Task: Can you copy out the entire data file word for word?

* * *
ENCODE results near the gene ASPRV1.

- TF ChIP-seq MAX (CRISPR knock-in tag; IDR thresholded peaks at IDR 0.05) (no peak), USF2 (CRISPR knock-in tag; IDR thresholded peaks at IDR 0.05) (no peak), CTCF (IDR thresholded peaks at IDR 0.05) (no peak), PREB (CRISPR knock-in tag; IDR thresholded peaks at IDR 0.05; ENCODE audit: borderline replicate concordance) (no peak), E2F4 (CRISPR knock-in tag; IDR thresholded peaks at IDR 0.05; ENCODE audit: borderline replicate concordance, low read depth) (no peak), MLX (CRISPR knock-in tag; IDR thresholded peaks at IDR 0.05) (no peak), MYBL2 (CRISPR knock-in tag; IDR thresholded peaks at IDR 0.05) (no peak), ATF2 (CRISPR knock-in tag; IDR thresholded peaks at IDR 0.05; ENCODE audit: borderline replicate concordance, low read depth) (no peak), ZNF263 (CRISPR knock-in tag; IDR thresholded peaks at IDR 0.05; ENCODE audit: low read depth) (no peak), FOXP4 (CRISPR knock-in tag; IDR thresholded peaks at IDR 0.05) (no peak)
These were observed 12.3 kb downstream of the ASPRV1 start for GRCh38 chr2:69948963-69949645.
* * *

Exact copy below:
ENCODE results near the gene ASPRV1.

- TF ChIP-seq MAX (CRISPR knock-in tag; IDR thresholded peaks at IDR 0.05) (no peak), USF2 (CRISPR knock-in tag; IDR thresholded peaks at IDR 0.05) (no peak), CTCF (IDR thresholded peaks at IDR 0.05) (no peak), PREB (CRISPR knock-in tag; IDR thresholded peaks at IDR 0.05; ENCODE audit: borderline replicate concordance) (no peak), E2F4 (CRISPR knock-in tag; IDR thresholded peaks at IDR 0.05; ENCODE audit: borderline replicate concordance, low read depth) (no peak), MLX (CRISPR knock-in tag; IDR thresholded peaks at IDR 0.05) (no peak), MYBL2 (CRISPR knock-in tag; IDR thresholded peaks at IDR 0.05) (no peak), ATF2 (CRISPR knock-in tag; IDR thresholded peaks at IDR 0.05; ENCODE audit: borderline replicate concordance, low read depth) (no peak), ZNF263 (CRISPR knock-in tag; IDR thresholded peaks at IDR 0.05; ENCODE audit: low read depth) (no peak), FOXP4 (CRISPR knock-in tag; IDR thresholded peaks at IDR 0.05) (no peak)
These were observed 12.3 kb downstream of the ASPRV1 start for GRCh38 chr2:69948963-69949645.